Why the Volkswagen Golf GTI Is the Perfect Car for NCOs

The special-edition 2024 Volkswagen Golf GTI 380 celebrates the manual transmission in VW’s hot hatch.
The special-edition 2024 Volkswagen Golf GTI 380 celebrates the manual transmission in VW’s hot hatch. (Photo courtesy of Volkswagen)

Getting promoted from junior enlisted to noncommissioned officer is a big change -- one of the biggest in military life. It comes with new privileges, more responsibility and a nice bump in pay. For many service members, this is a chance to finally get a new or lightly used car to replace a vehicle that’s been limping along since high school.

In addition to avoiding the financial death sentence of 30% APR that lurks at used-car dealerships within eyesight of military installations across the country, it can be hard to pick a car that can do everything a young NCO needs (and wants) it to do.

After decades of obsessively researching, driving and reviewing every motorized vehicle I can get my hands on, I have a recommendation that I think is perfect for young enlisted leaders. The elder staff NCOs can have their Cadillacs. Let the company-grade officers enjoy their Toyota 4Runners. You, the NCO who shape-shifts to accomplish any mission the U.S. military assigns to you, need a Volkswagen Golf GTI.

Noncommissioned Officers Make the World Go Around

Marines with Special Purpose Marine Air-Ground Task Force Crisis Response-Africa practice sword manual during Corporals Course at Naval Air Station Sigonella, Italy.
Marines with Special Purpose Marine Air-Ground Task Force Crisis Response-Africa practice sword manual during Corporals Course at Naval Air Station Sigonella, Italy, Sept. 16, 2016. Thirty-five Marines with SPMAGTF-CR-AF completed the three-week course that included opportunities to develop the mentoring and leadership skills of noncommissioned officers. (Cpl. Alexander Mitchell/U.S. Marine Corps photo)

Let's focus on our target audience before we get into the weeds on the GTI. What makes NCOs unique as a customer demographic?

At your core, NCOs are walking solutions. Commands have pointed NCOs at problems and expected nothing short of magic for centuries, and as far as I can tell, the record is heavily skewed in the NCOs’ favor. Need a working party? Tell an NCO to wrangle a few buddies and get it done. Got a question about how to make a busted piece of gear serviceable again? An NCO will have your back. In the most hellish of circumstances, a salty NCO with a rifle might be the only thing that can save you.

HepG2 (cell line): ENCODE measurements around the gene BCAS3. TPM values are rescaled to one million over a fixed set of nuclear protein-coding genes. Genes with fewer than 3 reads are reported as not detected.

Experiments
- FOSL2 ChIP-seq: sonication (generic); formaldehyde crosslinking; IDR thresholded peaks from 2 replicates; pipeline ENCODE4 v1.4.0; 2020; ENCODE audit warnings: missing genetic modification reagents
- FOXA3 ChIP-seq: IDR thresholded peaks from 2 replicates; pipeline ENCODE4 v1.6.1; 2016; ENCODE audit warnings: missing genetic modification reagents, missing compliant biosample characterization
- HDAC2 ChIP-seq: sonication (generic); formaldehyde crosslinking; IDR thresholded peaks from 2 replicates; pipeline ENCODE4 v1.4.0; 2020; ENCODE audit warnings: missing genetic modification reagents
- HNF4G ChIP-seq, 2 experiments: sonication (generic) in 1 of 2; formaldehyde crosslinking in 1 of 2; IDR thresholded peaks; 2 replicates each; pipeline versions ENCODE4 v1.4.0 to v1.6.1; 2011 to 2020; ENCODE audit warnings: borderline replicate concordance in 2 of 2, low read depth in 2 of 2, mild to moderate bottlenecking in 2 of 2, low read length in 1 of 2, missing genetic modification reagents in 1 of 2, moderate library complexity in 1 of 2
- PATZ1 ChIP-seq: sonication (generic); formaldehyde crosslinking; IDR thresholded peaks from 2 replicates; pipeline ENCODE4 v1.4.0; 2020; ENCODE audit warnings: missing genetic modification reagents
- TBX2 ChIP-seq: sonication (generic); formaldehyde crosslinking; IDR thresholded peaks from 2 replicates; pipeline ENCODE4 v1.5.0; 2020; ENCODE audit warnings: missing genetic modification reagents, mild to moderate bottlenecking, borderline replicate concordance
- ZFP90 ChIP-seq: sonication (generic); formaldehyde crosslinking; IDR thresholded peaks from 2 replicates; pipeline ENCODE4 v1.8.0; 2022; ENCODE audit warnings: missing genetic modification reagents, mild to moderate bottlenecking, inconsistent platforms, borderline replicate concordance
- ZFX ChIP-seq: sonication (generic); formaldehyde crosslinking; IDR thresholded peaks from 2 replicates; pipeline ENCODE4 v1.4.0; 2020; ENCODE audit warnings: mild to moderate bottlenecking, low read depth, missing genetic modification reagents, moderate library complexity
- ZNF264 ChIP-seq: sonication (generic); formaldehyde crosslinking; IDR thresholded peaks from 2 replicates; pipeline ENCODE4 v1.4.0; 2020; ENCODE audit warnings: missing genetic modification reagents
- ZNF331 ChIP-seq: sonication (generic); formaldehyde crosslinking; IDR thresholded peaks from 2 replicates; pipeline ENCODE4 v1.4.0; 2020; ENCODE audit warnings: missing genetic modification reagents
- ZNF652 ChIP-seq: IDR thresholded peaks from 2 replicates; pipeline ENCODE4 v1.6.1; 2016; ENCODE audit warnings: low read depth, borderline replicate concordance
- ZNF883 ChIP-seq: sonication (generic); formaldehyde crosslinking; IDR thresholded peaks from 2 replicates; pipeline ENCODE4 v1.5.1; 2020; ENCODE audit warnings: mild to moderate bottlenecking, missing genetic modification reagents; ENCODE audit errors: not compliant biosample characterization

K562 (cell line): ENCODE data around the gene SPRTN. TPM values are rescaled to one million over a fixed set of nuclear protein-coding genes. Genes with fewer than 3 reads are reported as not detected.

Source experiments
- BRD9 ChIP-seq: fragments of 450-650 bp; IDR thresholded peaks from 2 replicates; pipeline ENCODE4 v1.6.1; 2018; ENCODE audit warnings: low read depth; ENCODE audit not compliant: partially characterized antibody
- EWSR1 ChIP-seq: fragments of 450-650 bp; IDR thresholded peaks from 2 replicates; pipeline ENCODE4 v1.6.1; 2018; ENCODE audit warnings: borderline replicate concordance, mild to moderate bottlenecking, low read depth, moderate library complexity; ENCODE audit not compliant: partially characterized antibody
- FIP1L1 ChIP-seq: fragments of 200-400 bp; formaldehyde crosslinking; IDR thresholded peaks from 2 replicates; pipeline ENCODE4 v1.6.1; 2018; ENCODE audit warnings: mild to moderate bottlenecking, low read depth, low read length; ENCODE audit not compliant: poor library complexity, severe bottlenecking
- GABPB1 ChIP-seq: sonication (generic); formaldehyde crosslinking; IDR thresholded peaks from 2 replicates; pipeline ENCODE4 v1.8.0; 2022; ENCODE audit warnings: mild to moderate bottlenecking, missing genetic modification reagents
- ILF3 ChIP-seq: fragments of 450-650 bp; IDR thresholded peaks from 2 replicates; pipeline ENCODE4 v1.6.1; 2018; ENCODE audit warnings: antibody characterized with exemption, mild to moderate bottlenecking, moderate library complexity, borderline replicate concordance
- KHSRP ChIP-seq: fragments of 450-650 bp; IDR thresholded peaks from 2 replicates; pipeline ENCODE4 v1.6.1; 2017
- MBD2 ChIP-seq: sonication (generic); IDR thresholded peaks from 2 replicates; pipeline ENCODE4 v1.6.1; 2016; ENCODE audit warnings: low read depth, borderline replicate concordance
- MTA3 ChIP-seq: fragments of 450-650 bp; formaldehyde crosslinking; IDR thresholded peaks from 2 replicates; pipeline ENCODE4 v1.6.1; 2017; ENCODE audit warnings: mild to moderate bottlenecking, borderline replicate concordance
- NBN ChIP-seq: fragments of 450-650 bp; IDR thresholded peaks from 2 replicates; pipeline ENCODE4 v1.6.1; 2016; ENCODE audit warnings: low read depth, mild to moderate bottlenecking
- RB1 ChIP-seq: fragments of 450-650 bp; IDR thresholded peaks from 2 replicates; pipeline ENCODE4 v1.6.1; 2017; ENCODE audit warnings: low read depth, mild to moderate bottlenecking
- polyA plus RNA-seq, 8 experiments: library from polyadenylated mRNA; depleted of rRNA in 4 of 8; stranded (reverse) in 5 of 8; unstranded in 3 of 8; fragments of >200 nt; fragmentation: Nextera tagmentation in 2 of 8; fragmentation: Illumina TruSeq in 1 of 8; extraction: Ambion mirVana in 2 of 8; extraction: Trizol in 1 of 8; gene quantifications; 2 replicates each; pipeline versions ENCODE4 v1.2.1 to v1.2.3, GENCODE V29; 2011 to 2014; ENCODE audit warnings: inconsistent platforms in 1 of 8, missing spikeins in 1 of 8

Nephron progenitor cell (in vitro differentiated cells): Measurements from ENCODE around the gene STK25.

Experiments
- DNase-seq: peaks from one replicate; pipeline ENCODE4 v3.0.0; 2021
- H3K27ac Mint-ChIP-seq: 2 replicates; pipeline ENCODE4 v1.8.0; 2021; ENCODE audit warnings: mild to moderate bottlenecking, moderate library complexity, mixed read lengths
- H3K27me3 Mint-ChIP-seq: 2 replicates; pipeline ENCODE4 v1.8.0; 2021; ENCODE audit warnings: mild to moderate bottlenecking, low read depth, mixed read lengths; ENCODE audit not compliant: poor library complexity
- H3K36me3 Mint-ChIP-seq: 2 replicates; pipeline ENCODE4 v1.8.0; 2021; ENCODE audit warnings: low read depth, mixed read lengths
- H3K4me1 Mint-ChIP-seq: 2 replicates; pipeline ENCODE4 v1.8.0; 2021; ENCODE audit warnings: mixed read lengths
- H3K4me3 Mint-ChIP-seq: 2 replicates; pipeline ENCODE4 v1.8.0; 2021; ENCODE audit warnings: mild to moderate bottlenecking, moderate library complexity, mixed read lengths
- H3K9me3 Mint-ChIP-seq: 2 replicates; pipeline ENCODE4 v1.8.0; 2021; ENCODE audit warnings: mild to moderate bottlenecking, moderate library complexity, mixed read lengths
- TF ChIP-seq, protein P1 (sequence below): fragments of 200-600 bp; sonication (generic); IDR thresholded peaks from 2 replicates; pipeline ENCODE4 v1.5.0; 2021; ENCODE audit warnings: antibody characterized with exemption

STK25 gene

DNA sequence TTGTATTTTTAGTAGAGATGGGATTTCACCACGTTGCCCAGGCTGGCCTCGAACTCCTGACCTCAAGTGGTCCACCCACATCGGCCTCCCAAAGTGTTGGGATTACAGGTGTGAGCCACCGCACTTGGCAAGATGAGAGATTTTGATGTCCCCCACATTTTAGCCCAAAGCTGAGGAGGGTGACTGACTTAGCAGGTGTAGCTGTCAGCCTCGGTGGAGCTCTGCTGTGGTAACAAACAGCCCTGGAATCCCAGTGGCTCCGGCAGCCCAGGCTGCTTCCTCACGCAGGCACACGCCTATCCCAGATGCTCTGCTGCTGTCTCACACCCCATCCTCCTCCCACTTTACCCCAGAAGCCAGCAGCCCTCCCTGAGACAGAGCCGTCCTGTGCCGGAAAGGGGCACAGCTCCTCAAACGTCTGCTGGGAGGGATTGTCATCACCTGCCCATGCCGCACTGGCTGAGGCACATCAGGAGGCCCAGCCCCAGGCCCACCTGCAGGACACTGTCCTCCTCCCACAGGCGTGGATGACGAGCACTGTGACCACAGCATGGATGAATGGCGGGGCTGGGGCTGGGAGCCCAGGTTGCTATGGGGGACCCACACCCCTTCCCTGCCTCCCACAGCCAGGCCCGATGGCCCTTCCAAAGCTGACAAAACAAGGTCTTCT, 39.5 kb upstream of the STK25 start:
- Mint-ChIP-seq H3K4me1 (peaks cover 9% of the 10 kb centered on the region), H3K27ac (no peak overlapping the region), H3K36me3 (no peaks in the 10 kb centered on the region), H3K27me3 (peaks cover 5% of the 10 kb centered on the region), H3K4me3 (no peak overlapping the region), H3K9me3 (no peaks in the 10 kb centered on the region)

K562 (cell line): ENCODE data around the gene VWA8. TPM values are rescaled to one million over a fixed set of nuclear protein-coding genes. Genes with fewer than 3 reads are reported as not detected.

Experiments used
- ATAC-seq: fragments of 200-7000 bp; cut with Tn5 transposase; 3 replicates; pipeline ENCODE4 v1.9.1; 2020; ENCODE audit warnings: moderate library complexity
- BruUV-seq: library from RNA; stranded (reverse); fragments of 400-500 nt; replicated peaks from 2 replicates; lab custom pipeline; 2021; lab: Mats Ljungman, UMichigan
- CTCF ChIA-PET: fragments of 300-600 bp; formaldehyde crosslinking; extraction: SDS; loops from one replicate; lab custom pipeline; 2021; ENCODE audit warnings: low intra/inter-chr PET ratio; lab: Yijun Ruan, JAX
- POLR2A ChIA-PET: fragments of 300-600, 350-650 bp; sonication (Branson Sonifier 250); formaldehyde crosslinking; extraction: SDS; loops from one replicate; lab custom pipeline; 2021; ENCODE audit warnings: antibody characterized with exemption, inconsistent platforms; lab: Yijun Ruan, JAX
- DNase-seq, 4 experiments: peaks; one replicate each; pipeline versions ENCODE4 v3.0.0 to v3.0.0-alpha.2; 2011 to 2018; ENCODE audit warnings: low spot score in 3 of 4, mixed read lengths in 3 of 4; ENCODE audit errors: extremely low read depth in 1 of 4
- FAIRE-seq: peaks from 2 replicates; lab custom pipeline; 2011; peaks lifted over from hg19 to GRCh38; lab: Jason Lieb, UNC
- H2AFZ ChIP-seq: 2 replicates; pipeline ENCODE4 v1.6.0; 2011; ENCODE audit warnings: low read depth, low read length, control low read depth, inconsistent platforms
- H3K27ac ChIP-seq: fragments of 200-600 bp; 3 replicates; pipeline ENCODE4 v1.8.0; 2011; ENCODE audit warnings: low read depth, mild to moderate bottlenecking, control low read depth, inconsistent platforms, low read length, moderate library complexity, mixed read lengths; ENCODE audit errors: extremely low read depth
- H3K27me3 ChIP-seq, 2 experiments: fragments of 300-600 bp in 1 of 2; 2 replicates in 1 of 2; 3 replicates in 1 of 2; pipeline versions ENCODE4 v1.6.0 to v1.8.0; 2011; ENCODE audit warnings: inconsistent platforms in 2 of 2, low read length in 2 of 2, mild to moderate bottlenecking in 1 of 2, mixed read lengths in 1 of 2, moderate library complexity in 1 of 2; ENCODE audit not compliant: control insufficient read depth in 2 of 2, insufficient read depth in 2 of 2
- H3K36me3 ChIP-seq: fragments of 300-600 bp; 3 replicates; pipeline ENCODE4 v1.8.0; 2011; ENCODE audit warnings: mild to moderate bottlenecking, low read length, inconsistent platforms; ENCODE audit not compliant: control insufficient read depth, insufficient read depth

You, the young enlisted leaders accomplishing the U.S. military’s goals at the most personal level, deserve a car that can fill as many roles as you can. It should be a workhorse when you’re on the job, a source of enjoyment when you’re not, and a responsible entry point into the world of major financial decisions.

The GTI Is Sneaky Big

The 2022 Golf GTI. (Courtesy of Volkswagen)

Some great SUVs are on the market, so why shop for a hatchback? The bottom line is that the Golf GTI can go toe to toe with crossover and midsize SUVs without the associated jump in size (and price).

Despite its compact stature, the Golf has always been deceptively large inside. According to Volkswagen, the 2024 Golf GTI has 34.5 cubic feet of cargo room with the rear seats folded down (or 19.9 cubic feet with them up). That gives the GTI the ability to compete directly with midsize SUVs in terms of cargo space, based on information from Consumer Reports.

This means that when you need to haul people or gear for work, make a run to the central issue facility (CIF) or move your personal effects during a permanent change of station (PCS) move, the GTI is up to the task.

As a daily driver, it’s still small enough to slip through traffic and take advantage of tight parking spaces, and fuel efficient enough to keep money in your pocket. Volkswagen claims an EPA-rated 27 miles per gallon combined fuel economy for the 2024 GTI.

The Golf GTI might be small, but somehow it pulls off impressive feats of strength, just like a solid NCO.

A Perfect Blend of Practicality and Fun

The center console of a 2022 Golf GTI
The center console of a 2022 Volkswagen Golf GTI. (Courtesy of Volkswagen)

The Volkswagen Golf is one of the most practical cars currently in production and the best-selling car in its home country of Germany, as pointed out by the car journalists at Autoevolution. The spiced-up GTI variant is far from a bland commuter car, though. It’s a great option for young service members who want a sporty car to blast down country roads on the weekend.

I’ve driven the current GTI on track and can vouch for its sporting credentials. Volkswagen’s engineers have worked wonders with the front-wheel-drive platform, and it handles remarkably well. Skeptics can insist on a rear-wheel-drive coupe, but if you can’t have fun slinging a hot hatch around a corner, you don’t love driving.

The 2024 GTI’s turbocharged 2.0-liter inline, four-cylinder engine produces 241 horsepower and 273 pound-feet of torque. More importantly, maximum torque is available at just 1,750 rpm, meaning you can ride a wave of power almost from idle. The EA888 engine in the current GTI has been around for several years, so it’s well-sorted and reliability is a high point.